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Britain nears abandoning Brexit trade deal hope - The Telegraph

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4 hours ago, 7by7 said:

 What future agreements? 

 

 With no one queuing up to negotiate agreements, where will your future agreements come from?

 

In 2016 Vote.Leave told us that countries were already falling over themselves to do trade deals with us once we were out of the EU. Four years later, those deals are very few and far between; and we have none with any of our major partners and are nowhere near close to getting any! 

 that was a rather silly and childish response, worthy a barstool brexiteer

 

from now on trade deals will be the subject of continuously ongoing efforts by the pommies some efforts will result in zilch some in little some probably pretty good

 

will take time - its a learning process for UK they haven't done such for ages

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Posted (edited)
15 hours ago, RayC said:

And again.... You do not directly address my original proposition. No concrete counter-examples, just tangential rhetoric.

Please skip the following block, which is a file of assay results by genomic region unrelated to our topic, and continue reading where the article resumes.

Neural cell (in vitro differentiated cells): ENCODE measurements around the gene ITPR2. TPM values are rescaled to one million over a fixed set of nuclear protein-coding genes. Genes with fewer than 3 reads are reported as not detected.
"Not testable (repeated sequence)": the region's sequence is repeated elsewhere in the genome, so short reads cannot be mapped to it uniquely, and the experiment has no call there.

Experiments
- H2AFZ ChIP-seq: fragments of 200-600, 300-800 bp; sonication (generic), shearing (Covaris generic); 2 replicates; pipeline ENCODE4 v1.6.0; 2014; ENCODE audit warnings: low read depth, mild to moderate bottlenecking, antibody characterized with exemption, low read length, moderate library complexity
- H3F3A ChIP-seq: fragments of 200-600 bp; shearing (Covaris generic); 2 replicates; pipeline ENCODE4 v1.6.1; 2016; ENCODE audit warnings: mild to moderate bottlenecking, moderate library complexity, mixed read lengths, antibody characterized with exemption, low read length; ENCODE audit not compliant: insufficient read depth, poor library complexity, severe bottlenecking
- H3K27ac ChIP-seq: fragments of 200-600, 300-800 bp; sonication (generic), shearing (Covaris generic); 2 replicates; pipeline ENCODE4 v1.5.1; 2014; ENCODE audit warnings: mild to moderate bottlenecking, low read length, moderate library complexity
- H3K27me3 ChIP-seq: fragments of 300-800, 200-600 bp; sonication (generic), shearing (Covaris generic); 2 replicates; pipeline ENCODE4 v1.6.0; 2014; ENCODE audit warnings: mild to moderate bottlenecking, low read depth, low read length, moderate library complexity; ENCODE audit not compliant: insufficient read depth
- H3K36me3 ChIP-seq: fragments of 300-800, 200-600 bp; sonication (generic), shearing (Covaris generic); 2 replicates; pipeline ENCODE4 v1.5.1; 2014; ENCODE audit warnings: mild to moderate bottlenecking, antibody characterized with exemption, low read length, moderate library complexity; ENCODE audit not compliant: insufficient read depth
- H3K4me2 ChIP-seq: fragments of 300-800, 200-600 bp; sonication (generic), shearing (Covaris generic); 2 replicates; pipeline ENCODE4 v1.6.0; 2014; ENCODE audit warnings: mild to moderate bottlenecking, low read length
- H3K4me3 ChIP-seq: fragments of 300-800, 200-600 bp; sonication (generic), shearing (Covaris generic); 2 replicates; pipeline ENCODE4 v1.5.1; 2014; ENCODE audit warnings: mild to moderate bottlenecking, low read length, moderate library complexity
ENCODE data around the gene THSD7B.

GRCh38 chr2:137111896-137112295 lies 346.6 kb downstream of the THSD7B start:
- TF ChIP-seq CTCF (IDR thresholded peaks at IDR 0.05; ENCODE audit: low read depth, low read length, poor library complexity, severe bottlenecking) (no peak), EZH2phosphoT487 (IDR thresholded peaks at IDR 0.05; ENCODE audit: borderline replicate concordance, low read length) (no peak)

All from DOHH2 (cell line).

The absence of referenda for 41 years has meant that new treaties have been passed through by Europhile UK governments with compliant oppositions.

 

(Nothing to do with the issue under discussion. Now you have a problem with UK parliamentary democracy.

 

Treaty law, yes (as above). After we sign them we're screwed.

 

Then don't sign! As I pointed out previously, EU Treaty law/ change requires unanimous support. If the UK was so opposed to a Treaty (change), it had a veto and it could not have become EU law. QED.

 

But EU law is imposed on the UK or any other member state.

 

Tosh (see above and below).

 

What you say is true but directives and regulations can be passed by QMV now - vetoes or noes don't stop them. 

 

And this is 2% where the UK was forced to enact EU law with which it didn't agree. As I said at the outset, all this toil and trouble for 2% greater sovereignty. 

 

Disagree - see above. Certainly not a normal democratic process.